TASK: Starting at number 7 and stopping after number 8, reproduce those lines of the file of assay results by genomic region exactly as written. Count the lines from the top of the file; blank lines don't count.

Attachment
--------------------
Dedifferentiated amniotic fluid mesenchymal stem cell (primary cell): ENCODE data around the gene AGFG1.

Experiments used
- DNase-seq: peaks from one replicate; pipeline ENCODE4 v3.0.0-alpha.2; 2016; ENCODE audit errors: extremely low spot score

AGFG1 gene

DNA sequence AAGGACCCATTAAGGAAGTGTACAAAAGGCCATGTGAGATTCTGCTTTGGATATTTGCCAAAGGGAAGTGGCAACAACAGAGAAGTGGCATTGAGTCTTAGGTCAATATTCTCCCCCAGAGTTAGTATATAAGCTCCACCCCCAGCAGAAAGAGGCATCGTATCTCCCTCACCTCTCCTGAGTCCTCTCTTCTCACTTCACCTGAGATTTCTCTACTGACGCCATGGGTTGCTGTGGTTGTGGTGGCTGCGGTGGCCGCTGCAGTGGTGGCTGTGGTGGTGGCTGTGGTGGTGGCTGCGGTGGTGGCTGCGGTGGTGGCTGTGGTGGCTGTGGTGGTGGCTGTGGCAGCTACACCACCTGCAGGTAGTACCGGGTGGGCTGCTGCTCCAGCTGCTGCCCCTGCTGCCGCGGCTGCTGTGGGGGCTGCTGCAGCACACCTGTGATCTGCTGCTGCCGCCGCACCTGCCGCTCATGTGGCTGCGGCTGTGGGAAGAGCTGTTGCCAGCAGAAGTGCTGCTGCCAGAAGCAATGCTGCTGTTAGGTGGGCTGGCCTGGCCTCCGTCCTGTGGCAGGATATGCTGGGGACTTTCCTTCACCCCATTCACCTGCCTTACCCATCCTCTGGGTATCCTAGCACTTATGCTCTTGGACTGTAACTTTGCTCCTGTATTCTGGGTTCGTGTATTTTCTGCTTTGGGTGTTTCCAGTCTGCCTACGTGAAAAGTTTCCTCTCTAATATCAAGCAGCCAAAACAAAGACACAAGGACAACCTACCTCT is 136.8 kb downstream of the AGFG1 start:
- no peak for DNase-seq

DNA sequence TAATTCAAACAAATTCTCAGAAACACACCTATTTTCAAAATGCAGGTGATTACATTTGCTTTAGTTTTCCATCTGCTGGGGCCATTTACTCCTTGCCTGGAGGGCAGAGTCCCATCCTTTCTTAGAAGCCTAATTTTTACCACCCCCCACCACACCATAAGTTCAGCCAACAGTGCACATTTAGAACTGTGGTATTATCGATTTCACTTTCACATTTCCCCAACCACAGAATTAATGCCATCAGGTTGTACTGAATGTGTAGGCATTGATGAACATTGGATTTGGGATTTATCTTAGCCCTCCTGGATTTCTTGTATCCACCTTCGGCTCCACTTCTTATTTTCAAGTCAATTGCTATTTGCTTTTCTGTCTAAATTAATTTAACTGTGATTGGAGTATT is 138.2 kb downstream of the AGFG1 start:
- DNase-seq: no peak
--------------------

DNA sequence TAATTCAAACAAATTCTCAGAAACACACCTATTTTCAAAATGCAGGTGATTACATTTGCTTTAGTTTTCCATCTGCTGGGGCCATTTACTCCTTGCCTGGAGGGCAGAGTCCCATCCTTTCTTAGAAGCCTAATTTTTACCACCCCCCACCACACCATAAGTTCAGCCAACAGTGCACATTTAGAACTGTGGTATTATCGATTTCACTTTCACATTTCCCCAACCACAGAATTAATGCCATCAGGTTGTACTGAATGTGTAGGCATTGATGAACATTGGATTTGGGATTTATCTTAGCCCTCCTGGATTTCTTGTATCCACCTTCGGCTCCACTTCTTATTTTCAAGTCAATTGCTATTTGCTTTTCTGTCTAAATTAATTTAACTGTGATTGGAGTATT is 138.2 kb downstream of the AGFG1 start:
- DNase-seq: no peak